5. Memorandum From the Director of the Trilateral Commission (Brzezinski) to the Members of the Trilateral Commission1


  • The Commission: Its Past and Future

Since the Ottawa and Washington meetings of the Commission2 complete the first three years of the Commission’s life span, I would like to share with you some personal impressions of what we have achieved in these three years and what we can hope to achieve in the future. I might also add that this is my final report to you as the Commission’s director.

As I said in my address in Ottawa, the international context in which the Commission was established has changed significantly since its creation.3 While relations between the trilateral countries themselves are considerably freer of friction than they were in 1973, greater uncertainty clouds the East-West relationship and the salience of relations between the developed and the developing worlds to political and economic stability has been more clearly established. Throughout the period, I think it is fair to say that the Commission has been in the forefront of those who have sought to intensify cooperation between the [Page 27] trilateral countries and to propose progressive reforms in relations between North and South. Quite apart from the influence which it may have had in this way, the Commission has increasingly become an effective and recognized organization in which major problems of topical and political importance can be discussed in a policy-oriented fashion.

As I suggested in Ottawa, the uncertainties currently hanging over the East-West relationship make it appropriate that the Commission should begin its new phase by paying also some attention to relations with the Communist countries. I think it is also important to sustain the work that we have done in the North-South area. In this way we can contribute to insuring that the improvement in the tone of the discussions between the developed and the developing countries is translated into practical, longer range measures which can avert the threat of serious North-South turbulence.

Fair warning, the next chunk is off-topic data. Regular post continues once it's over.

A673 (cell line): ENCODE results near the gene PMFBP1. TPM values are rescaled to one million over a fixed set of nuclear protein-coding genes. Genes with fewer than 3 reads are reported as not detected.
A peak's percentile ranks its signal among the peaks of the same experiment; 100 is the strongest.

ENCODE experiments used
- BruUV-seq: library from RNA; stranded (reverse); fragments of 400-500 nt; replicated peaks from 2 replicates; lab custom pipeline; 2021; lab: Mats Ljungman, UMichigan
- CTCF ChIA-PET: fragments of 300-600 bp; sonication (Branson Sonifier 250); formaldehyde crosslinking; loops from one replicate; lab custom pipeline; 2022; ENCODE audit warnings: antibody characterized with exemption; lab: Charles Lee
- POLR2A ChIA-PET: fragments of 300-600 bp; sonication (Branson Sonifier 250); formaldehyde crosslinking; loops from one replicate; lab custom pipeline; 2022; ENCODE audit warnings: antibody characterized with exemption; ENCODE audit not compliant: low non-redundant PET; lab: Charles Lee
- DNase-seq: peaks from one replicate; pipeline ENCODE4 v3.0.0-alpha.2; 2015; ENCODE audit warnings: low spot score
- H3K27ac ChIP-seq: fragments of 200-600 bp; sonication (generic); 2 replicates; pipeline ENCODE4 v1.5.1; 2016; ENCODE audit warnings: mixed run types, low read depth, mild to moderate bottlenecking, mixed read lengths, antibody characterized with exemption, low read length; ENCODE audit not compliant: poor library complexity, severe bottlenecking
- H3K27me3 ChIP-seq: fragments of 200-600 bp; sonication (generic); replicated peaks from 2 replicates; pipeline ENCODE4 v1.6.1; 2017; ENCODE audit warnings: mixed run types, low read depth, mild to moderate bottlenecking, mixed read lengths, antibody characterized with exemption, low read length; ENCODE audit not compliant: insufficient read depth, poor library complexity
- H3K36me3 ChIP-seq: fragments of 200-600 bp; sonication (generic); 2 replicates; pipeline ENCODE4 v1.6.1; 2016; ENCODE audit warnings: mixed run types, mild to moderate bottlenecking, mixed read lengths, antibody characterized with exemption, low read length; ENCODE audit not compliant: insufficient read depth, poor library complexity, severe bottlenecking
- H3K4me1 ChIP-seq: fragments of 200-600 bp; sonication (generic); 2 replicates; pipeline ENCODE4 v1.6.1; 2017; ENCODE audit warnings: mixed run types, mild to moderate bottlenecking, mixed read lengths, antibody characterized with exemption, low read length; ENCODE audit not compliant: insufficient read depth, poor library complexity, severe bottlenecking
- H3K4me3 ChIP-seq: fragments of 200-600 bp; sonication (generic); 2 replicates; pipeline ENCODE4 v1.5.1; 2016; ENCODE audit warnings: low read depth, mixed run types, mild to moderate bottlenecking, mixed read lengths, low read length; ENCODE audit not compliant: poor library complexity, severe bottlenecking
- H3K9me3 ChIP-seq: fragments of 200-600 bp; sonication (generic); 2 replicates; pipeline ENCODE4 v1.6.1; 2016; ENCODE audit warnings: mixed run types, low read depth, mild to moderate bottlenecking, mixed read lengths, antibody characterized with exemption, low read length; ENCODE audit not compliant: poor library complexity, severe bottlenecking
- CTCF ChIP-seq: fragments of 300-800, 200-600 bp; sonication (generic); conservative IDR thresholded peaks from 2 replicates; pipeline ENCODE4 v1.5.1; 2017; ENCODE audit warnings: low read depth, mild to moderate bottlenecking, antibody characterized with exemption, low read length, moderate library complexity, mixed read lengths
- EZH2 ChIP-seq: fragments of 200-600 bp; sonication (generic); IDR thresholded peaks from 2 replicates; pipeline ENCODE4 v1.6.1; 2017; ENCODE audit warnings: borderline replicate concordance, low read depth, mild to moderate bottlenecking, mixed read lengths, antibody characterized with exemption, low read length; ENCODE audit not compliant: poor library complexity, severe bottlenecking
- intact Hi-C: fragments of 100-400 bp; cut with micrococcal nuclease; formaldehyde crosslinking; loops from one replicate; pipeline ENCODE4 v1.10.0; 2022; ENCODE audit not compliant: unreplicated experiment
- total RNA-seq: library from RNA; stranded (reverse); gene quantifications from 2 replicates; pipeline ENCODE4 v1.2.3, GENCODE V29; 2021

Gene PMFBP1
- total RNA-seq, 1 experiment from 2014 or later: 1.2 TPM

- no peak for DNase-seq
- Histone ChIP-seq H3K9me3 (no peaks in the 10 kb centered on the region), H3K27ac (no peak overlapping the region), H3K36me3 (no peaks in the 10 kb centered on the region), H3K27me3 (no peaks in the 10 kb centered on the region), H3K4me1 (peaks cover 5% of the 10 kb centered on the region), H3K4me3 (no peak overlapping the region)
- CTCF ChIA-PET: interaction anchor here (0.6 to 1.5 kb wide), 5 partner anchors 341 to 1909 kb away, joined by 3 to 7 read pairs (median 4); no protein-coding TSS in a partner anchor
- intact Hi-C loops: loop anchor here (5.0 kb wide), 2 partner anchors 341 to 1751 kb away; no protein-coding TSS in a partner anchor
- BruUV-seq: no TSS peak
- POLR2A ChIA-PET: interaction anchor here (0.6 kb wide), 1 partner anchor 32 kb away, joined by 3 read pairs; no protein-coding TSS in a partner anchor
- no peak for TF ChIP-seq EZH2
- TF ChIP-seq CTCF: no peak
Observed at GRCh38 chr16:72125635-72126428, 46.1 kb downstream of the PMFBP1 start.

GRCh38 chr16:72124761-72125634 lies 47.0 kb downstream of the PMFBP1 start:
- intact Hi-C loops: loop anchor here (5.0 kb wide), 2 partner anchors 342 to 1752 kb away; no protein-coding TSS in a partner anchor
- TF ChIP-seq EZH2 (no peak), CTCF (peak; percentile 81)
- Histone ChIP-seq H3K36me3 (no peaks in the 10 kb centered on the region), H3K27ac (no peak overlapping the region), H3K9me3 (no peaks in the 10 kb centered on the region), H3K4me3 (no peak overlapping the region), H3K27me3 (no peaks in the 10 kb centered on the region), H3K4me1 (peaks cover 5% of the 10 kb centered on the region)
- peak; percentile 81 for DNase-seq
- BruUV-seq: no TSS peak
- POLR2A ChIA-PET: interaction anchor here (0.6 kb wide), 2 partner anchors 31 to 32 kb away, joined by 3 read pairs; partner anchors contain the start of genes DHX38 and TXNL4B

I fear that otherwise North-South tensions might interact dangerously with East-West conflicts in such areas as the Middle East or Southern Africa. In general, this potential intersection of East-West and North-South conflicts deserves our closer attention. It represents a novel and an ominous development on the world scene.

I also proposed in Ottawa that now that the members of the Commission have established a good working relationship with one another, we might consider broadening the circle of those involved in our work by inviting guests to our meetings, possibly including some governmental representatives. I also suggested that in the future our task forces might give slightly lower priority to achieving consensus so as to provide more scope for originality. We shall be looking at these and other ideas for changing and improving the operation of the Commission during the coming weeks and months. We would welcome any comments and suggestions which you may have in this connection.

Finally, I would like to thank you for your interest and support in the Commission in its first three years. There is no doubt that during that time the idea of trilateralism has increasingly taken root in the consciousness of the leaderships, in and out of government, in our three regions. This has been an important change and one to which our efforts have, I believe, made a major contribution. For the future, our task will be to build on this initial success and ensure that the trilateral idea does not become frozen but remains flexible and relevant to changing international conditions. I look forward to continuing with you in this work.

  1. Source: Carter Library, Brzezinski Donated Historical Material, Trilateral Commission Files, Box 6, Zbigniew Brzezinski Chron File: 5/1/76–12/31/76. No classification marking.
  2. The Commission’s executive committee met in Washington in December 1975. The Commission met in plenary session in Ottawa, Ontario, in May 1976.
  3. Brzezinski’s address is printed in Charles B. Heck, ed., Trialogue: Improper Corporate Payoffs Termed a “Cancer” Which Weakens Firms, Subverts Markets and Threatens Democratic Values, Canada, May 1976 (New York: The Trilateral Commission, 1976), pp. 15–16.